S.3501 – Grandfamilies Act
This bill was introduced by Senator Bob Casey [D-PA] to assist children living with grandparents and other family members since approximately one in five grandfamilies live at or below the federal poverty line. The bill would provide grandfamilies and kinship families expanded access to cash benefits, including increasing access to Social Security child’s benefits and eliminating barriers to Temporary Assistance for Needy Families (TANF) to make financial resources more accessible to grandfamilies. It would also establish a grants program for states to develop plans for how appropriate state agencies can collaborate in their efforts to provide financial support, housing services and other services and how to simplify or combine application requirements for state public assistance programs to reduce administrative burdens on grandfamilies. The bill would also provide funding to establish cross-sector partnerships that foster the integration of new or existing activities, designed to increase the health, well-being, financial security or legal standing of members of grandfamilies or kinship families. The bill was referred to the Committee on Banking, Housing, and Urban Affairs where hearings were recently held.  
H.R.7619 – Expand the Behavioral Health Workforce Now Act
This bill was introduced by Representative Joe Neguse [D-CO] to address both the health care workforce shortages and the growing mental health crisis in the U.S. The bill would direct the Secretary of Health and Human Services to issue guidance to states on strategies under Medicaid and CHIP that would increase education, training, recruitment and retention of mental health and substance use disorder care providers that participate in Medicaid or CHIP. Focus would particularly be given as to how best improve the capacity of the mental health and substance use disorder care workforce in rural and underserved areas, such as strategies on how states may utilize waivers under section 1115 of the Social Security Act. The bill was referred to the House Committee on Energy and Commerce.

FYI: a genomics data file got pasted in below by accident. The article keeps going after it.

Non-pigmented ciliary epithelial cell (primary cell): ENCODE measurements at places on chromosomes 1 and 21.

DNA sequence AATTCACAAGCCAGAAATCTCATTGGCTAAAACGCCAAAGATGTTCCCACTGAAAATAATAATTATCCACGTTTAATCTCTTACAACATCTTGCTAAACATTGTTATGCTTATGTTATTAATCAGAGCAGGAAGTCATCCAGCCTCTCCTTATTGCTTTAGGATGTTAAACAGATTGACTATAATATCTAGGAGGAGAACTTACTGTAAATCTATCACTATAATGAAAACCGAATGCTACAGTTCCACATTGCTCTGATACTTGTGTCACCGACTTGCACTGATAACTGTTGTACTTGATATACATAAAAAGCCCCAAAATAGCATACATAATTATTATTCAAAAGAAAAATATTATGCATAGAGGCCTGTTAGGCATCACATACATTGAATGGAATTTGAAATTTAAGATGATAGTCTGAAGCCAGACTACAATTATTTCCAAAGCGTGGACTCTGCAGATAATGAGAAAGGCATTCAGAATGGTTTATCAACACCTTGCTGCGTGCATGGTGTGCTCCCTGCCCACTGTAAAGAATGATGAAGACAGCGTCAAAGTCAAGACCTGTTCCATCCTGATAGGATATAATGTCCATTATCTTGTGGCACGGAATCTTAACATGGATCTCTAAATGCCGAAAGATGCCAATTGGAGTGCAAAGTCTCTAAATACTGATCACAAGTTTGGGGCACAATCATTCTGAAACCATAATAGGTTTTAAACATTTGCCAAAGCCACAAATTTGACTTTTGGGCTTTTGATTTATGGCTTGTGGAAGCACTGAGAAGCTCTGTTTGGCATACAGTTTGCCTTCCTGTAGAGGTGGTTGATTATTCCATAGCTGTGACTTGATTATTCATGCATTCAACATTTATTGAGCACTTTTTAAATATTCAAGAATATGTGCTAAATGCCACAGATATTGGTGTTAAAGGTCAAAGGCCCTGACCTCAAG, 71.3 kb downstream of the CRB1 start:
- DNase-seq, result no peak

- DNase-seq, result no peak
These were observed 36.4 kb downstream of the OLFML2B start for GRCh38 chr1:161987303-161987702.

S.3830 – Low-Income Household Water Assistance Program Establishment Act
This bill, introduced by Senator Alex Padilla [D-CA], would direct the Department of Health and Human Services and the Environmental Protection Agency to re-establish the Low-Income Household Water Assistance Program (LIHEAP) which expired in 2023. This program would provide grants to states, territories and tribes to assist low-income households with paying their water bills, preventing water shutoffs and restoring drinking water and wastewater services. The bill would also expand access to the program by aligning LIHEAP eligibility requirements for low-income households with other assistance programs such as Temporary Assistance for Needy Families (TANF) and the Supplemental Nutrition Assistance Program (SNAP). The bill was referred to the Committee on Health, Education, Labor, and Pensions.